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Understandably eager to win back the White House now and worry about doctrinal niceties later, the Republicans may have gotten carried away. They have maneuvered themselves into a situation where their leaders—including their presidential candidate—are required to be disingenuous on almost every topic.
On social issues, Republican leaders pretend to be hard-core conservatives, when most are actually far more cosmopolitan than they let on. Meanwhile, on domestic policy issues, they endorse new spending and regulations like drunken liberals, while their inner conservative surely writhes in agony. Only on foreign and military policy does their public posture—an incoherent mix of pugnaciousness and isolationism—accurately reflect their actual beliefs, which are sincerely confused.
George W. Bush met with gay Republicans in April and declared that he was "a better person" as a result. I doubt it. The specific person Bush wished to be thought better than is the one who had previously refused to meet this group because that would be "divisive." Actually, I don't doubt at all that Bush is a better person than this fatuous bigot. What I doubt is that anything has changed. He was always a better person at heart, just pretending to be a fatuous bigot. One danger of disingenuous posturing is a tendency to overshoot the mark.
Bush is a yuppie, for all his Texas twangery. He also, on all public evidence, has inherited his father's WASP values, under which a general obligation to treat people decently is very important but particular ideological passions are vulgar and boring. Who can believe that such a person would have any sincere objection to simply meeting a group of equally nice, well-brought-up Republicans because they are gay? But he fabricated an objection and then had to fabricate a small moral awakening to get out of it.
Years ago Hendrik Hertzberg, now of The New Yorker, coined a term for politicians who pretend to extreme social-conservative views they don't really share. He called them "closet tolerants." Ronald Reagan, after a lifetime in Hollywood, almost surely had no moral objection to homosexuality. But he pretended to share the views of the religious right.
Abortion is an even better example. Raise your hand if you think that George W. Bush—or George H.W. Bush or Trent Lott or whatsisname the speaker of the House—actually believes that abortion is the murder of an innocent child. But they feel they must pretend to believe it. Then they must try to explain why the murder of innocent children should not be a "litmus test" for admission to their party's "big tent." It cannot be done. As with gay rights, a double pretense—abortion is murder, but that's OK—gets them pretty close to where their sincere beliefs might bring them anyway. But the round trip must be tiring for those with any capacity for reflection.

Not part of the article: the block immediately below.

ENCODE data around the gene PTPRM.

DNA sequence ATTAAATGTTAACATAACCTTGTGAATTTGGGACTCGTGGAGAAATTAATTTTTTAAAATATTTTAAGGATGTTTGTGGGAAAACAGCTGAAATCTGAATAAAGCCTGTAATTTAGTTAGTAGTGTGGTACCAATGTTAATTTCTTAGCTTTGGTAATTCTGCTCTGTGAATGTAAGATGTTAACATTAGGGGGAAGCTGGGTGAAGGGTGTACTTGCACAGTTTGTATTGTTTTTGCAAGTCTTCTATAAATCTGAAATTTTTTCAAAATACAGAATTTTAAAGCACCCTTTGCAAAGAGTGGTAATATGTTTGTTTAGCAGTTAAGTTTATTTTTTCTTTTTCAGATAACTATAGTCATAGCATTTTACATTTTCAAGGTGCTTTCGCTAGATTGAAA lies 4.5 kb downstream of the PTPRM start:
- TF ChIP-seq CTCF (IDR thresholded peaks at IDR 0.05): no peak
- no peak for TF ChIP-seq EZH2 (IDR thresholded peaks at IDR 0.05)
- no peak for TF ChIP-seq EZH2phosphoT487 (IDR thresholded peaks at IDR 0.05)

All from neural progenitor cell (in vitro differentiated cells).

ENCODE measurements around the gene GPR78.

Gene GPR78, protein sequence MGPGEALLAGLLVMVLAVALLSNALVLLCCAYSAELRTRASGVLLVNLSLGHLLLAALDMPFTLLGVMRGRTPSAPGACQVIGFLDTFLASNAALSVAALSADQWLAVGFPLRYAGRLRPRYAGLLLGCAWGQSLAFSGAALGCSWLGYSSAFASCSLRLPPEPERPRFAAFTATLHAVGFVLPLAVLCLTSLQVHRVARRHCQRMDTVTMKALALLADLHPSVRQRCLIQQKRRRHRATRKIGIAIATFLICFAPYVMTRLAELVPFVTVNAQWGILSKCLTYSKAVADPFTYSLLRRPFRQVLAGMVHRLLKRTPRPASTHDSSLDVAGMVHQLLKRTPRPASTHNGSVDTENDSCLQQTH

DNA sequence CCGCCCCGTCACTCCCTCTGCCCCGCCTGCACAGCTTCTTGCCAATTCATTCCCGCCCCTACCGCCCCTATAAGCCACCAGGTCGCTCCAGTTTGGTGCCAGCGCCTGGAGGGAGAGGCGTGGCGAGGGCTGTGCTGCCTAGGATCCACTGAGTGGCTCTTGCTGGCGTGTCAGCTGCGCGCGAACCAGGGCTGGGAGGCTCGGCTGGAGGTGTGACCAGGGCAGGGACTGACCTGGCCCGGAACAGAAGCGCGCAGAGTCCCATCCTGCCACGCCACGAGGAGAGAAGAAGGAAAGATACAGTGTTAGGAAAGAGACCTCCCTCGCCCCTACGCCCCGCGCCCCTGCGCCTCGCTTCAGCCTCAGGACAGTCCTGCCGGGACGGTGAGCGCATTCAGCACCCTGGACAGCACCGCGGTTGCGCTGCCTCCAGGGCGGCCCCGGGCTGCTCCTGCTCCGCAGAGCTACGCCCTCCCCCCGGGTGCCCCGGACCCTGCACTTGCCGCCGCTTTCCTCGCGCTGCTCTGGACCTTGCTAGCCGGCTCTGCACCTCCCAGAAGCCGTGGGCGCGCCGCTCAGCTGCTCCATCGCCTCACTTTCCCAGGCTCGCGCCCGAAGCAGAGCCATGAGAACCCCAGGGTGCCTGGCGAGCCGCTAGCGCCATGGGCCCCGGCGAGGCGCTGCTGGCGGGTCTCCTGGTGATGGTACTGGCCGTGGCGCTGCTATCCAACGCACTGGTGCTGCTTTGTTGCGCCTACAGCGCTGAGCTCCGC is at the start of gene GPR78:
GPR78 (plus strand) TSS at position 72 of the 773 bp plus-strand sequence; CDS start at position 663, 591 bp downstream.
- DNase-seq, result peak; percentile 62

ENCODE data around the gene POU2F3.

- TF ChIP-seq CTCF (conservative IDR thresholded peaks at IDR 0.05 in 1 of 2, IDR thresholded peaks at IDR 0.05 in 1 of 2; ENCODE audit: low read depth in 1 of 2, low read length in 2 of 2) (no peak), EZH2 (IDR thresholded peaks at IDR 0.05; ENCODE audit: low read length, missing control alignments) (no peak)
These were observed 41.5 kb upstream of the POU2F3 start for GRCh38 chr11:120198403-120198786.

Listening to Republicans wax enthusiastic about new regulations on HMOs or a prescription drug subsidy program for seniors, you might suppose that the Republican-controlled Congress would be pushing for things like this even if the Democratic Party didn't exist. Who believes that? The Republicans tend to clothe their ideological nakedness with a lot of talk about privatization, using market forces, or simply doing it smaller. They also claim to be doing it better, and they may be right in some cases. But this doesn't explain why they're doing it at all, or relieve the near-certain suspicion that in their hearts they'd rather not.
Well, so what? Hypocritical posturing greases the wheels of change. If you favor HMO regulation, isn't insincere support better than sincere opposition? Intellectual dishonesty is a pretty recherché complaint. Maybe factual honesty is enough to ask from politicians. Forget the fancier stuff. Or, to put it another way, maybe John Mitchell ("Watch what we do, not what we say") had a better philosophy than George Bush the Elder ("Read my lips").
And yes, of course, disingenuousness is not a Republican monopoly. The Democratic candidate, Al Gore, is disingenuous in his new role as a fire-breathing us-against-them populist. (Either that or he was disingenuous during his entire previous political career as a self-described "raging moderate.") Politicians of all stripes reposition themselves within their slice of the political spectrum as the demands of national vs. local office, or primaries vs. general elections, dictate.
Spin—the native language of politics—is inherently disingenuous: It is based on the premise that words are moves in a game of strategy. Every politician says he is "saddened" by some stupid action or remark by his opponent, when he is actually delighted. And they all love the word "frankly." With this easy-to-use device, not available in stores, you can repackage an unobjectionable or toadying remark as an act of verbal courage. These rhetorical tricks are so ingrained in political culture that you can't even call them lies. But even when spin is the truth, it is insincere.
Usually, though, what's going on is the minimizing or exaggeration of a pol's devotion to a few small issues. Even in the Age of Spin, it's pretty special to watch a party basing an entire presidential campaign on the systematic betrayal of its true beliefs in both directions simultaneously. And the strain seems to be showing.